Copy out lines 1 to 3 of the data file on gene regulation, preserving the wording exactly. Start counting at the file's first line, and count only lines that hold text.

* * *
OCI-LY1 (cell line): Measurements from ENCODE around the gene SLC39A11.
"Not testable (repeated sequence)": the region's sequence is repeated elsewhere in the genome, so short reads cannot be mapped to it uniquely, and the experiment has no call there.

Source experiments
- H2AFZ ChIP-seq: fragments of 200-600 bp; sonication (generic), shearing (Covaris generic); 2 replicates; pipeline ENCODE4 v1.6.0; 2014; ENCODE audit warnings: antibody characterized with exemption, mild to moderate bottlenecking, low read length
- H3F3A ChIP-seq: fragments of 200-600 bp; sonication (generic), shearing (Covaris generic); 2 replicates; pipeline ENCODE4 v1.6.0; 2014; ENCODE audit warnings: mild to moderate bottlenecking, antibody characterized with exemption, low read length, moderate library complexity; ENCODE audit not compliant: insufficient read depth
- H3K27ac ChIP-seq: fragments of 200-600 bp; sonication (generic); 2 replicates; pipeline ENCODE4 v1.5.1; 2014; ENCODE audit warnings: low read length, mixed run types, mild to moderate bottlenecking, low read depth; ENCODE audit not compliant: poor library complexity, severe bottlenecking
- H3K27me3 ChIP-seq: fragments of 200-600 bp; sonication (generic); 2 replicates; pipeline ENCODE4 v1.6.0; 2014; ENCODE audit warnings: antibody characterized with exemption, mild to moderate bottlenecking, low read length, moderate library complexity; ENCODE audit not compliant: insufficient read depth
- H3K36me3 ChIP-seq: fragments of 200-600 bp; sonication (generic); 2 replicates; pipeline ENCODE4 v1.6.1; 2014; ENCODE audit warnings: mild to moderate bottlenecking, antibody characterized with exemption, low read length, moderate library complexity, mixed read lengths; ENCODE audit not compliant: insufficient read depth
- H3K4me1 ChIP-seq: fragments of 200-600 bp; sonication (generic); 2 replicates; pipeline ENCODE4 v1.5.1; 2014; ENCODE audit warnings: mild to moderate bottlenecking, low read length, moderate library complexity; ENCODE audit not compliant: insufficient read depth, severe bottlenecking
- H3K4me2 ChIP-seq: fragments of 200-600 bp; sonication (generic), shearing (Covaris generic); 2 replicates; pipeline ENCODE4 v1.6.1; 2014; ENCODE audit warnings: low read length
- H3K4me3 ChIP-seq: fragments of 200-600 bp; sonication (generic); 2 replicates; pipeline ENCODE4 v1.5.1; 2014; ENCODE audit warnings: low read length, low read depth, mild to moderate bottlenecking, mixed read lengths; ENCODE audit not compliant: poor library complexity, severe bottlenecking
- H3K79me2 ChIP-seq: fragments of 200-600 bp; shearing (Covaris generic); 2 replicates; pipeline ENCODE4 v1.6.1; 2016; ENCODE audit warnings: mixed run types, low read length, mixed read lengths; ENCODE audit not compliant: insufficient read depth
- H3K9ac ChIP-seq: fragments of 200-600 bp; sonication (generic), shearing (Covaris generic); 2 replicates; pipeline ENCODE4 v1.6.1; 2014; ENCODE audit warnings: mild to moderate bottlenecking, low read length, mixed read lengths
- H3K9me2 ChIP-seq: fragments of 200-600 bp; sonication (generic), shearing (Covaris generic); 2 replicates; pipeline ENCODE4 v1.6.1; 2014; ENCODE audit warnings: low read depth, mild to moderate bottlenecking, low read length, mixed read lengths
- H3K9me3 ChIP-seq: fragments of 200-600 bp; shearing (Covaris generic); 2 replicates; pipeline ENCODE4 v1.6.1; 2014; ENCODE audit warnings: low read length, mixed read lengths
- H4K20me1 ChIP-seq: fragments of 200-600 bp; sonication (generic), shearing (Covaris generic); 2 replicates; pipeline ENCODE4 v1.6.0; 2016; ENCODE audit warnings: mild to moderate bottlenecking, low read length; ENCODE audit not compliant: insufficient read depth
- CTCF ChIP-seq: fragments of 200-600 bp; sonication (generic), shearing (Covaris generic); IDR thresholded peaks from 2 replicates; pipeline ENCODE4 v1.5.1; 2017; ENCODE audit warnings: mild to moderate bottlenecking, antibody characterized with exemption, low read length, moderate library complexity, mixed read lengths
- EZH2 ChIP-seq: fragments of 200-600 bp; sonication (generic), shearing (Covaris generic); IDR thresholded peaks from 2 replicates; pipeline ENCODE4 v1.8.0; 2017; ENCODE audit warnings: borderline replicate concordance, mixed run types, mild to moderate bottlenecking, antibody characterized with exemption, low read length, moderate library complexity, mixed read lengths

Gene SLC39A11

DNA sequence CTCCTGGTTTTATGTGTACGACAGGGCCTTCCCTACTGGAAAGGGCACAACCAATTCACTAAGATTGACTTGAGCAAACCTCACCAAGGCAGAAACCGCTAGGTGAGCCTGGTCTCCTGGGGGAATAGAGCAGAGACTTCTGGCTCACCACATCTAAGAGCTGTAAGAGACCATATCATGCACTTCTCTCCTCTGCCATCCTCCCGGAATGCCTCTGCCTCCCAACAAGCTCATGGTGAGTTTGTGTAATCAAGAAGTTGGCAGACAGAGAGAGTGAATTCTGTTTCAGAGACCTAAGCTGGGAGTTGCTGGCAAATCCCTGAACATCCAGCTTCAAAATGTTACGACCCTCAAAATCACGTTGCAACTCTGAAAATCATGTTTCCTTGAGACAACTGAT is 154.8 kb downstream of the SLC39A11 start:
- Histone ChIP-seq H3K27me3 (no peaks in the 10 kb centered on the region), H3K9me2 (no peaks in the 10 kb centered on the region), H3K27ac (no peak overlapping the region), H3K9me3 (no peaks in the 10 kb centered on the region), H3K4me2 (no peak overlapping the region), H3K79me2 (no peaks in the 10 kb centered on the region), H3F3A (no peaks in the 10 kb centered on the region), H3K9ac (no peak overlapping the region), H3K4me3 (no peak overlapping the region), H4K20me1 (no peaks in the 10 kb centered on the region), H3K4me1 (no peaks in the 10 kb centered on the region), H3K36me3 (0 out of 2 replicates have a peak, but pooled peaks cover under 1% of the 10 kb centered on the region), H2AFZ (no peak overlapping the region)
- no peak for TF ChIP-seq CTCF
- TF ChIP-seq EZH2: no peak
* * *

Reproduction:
OCI-LY1 (cell line): Measurements from ENCODE around the gene SLC39A11.
"Not testable (repeated sequence)": the region's sequence is repeated elsewhere in the genome, so short reads cannot be mapped to it uniquely, and the experiment has no call there.

Source experiments